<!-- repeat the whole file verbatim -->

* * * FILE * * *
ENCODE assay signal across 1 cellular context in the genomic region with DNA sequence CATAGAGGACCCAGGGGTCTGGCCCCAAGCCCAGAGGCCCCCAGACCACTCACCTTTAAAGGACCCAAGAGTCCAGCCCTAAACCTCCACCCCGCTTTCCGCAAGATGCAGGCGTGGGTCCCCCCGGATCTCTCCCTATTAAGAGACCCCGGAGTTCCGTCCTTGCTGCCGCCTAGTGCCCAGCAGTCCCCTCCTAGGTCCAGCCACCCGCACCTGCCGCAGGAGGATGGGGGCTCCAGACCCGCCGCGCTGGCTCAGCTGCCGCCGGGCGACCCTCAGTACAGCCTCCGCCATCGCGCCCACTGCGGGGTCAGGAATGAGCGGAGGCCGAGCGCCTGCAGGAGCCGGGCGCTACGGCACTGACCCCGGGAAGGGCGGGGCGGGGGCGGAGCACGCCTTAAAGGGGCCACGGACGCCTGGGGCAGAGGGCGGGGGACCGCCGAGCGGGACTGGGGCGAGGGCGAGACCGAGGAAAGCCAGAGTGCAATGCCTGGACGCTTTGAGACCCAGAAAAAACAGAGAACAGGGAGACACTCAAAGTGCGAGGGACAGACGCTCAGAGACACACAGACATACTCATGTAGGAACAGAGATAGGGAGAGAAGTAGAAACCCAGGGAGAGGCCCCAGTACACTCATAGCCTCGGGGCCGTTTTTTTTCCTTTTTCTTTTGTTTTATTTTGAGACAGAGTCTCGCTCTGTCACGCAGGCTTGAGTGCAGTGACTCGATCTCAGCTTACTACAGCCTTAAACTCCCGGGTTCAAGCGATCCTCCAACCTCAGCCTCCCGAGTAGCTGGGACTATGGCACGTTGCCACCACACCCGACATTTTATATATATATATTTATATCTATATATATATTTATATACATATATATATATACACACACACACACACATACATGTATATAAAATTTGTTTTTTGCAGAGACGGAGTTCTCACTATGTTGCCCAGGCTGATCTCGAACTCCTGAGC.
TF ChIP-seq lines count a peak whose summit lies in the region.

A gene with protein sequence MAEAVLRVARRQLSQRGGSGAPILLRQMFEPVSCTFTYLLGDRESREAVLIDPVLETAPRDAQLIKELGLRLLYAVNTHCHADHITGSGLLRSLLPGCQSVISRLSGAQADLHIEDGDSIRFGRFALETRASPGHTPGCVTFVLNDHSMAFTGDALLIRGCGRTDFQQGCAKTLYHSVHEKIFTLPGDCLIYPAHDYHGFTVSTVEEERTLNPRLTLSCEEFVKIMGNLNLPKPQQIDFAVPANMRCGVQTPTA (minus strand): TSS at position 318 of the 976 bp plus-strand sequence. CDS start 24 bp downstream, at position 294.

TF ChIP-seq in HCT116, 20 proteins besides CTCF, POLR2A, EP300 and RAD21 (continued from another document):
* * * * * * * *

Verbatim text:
ENCODE assay signal across 1 cellular context in the genomic region with DNA sequence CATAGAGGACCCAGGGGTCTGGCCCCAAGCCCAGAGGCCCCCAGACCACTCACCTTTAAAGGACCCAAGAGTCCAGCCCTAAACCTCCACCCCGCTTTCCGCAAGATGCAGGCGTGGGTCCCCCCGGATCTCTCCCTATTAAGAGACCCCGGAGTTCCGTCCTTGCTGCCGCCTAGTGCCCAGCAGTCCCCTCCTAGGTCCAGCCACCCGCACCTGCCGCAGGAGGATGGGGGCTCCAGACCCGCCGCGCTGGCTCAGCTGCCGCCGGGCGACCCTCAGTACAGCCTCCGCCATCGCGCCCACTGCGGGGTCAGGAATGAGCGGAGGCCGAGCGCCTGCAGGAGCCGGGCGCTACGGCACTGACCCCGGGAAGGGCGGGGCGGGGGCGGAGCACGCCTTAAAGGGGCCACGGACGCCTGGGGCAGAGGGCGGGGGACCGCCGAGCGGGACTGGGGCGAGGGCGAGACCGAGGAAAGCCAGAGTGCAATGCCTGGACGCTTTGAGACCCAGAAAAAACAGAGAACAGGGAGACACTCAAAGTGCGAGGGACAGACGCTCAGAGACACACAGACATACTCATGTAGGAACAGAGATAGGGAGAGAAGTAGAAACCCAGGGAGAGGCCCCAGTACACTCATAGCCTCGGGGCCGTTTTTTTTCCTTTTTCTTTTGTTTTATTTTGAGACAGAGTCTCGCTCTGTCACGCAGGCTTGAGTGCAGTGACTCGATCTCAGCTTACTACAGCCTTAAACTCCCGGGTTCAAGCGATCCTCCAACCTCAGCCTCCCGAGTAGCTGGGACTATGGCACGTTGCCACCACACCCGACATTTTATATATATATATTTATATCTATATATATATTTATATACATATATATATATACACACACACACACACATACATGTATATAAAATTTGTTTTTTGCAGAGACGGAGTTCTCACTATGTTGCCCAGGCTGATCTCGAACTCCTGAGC.
TF ChIP-seq lines count a peak whose summit lies in the region.

A gene with protein sequence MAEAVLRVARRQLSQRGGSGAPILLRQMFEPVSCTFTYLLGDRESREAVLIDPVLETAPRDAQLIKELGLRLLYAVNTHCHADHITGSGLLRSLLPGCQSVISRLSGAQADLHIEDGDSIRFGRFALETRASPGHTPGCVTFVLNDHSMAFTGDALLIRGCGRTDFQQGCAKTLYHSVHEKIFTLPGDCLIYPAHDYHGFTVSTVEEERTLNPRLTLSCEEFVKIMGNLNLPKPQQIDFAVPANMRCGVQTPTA (minus strand): TSS at position 318 of the 976 bp plus-strand sequence. CDS start 24 bp downstream, at position 294.

TF ChIP-seq in HCT116, 20 proteins besides CTCF, POLR2A, EP300 and RAD21 (continued from another document):